In April of 2011 I drove south from New York to the Northern Fork in Virginia. Ms. Carolina was recovering from yet-another battle with cancer. Her husband thought my visit might cheer up the blonde beauty. The Potomac River was cold, but I jumped from their dock into the frigid water.
Coming out of the river Ms. Carolina laughed at my shivering and handed me a towel. Her husband called me a crazy Northerner with a smile.
"You're right about that." My affair with Ms. Carolina ended in 1995 after meeting her husband. We remained friends, but only friends. Charles was a complete gentleman, but had a 38 under the seat of his car. We never spoke about the recent past and I said, "I'm just a crazy Yankee."
"And I'm a crazy Reb."
"That you are."
And we toasted the Great State of Maine and the Army of Northern Virginia. Both our people had fought at the Fredericksburg massacre. General Ambrose Burnside had been insane to assault the rebel fortifications on Marye's Hill. The 20th Maine passed the night behind barricades of dead comrades.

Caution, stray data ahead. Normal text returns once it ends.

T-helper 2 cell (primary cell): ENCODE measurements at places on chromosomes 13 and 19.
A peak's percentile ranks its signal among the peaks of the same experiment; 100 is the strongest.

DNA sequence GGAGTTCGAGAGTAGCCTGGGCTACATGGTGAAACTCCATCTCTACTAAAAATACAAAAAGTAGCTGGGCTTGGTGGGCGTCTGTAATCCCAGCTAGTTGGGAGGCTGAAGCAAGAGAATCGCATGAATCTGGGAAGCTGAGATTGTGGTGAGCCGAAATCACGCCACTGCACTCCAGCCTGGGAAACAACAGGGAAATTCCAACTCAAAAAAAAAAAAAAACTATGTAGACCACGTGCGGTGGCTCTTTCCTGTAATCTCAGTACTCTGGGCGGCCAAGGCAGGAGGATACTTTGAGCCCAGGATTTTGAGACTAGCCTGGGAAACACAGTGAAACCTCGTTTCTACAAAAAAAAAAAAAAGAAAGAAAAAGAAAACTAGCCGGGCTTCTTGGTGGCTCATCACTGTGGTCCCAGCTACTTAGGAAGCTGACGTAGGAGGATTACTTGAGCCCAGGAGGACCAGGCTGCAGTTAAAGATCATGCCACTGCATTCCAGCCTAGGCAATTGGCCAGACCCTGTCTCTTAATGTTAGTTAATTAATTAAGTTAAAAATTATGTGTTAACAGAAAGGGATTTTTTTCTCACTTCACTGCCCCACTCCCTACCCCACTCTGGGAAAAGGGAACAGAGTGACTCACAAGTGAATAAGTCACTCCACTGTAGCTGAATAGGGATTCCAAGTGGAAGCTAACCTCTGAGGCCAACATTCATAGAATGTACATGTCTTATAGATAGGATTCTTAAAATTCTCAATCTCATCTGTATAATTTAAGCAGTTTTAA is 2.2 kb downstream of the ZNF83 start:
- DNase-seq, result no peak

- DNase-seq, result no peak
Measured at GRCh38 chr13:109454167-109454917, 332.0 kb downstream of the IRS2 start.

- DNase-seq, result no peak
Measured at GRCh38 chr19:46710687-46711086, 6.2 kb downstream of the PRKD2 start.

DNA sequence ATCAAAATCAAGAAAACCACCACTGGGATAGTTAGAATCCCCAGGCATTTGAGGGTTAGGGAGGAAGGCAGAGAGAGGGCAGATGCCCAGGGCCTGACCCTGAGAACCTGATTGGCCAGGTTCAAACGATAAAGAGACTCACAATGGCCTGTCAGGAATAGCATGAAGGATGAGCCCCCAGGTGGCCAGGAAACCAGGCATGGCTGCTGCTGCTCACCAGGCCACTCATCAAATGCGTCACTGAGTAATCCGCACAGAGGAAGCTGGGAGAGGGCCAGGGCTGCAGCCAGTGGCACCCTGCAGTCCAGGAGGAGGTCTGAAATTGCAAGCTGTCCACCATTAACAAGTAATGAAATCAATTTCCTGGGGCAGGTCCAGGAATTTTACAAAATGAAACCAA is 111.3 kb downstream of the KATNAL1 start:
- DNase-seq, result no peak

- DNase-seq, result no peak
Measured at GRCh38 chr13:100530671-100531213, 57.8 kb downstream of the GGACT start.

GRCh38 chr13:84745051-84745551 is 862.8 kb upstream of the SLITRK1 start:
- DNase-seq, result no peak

Not all of the Union troops were crazy.
That night we watched the rise of the moon and drank whiskey on the dock. The winter night air was giving way to spring. The bourbon freed out tongues and we spoke about our pasts. Our lives went back many years. We had different beliefs. They didn't really matter tonight.
"Do you believe in God?" asked Charles.
"Not since my best friend died in 1960. He drowned in a lake in Maine. Only eight years old. Hearing how God moved in strange ways answered only one question.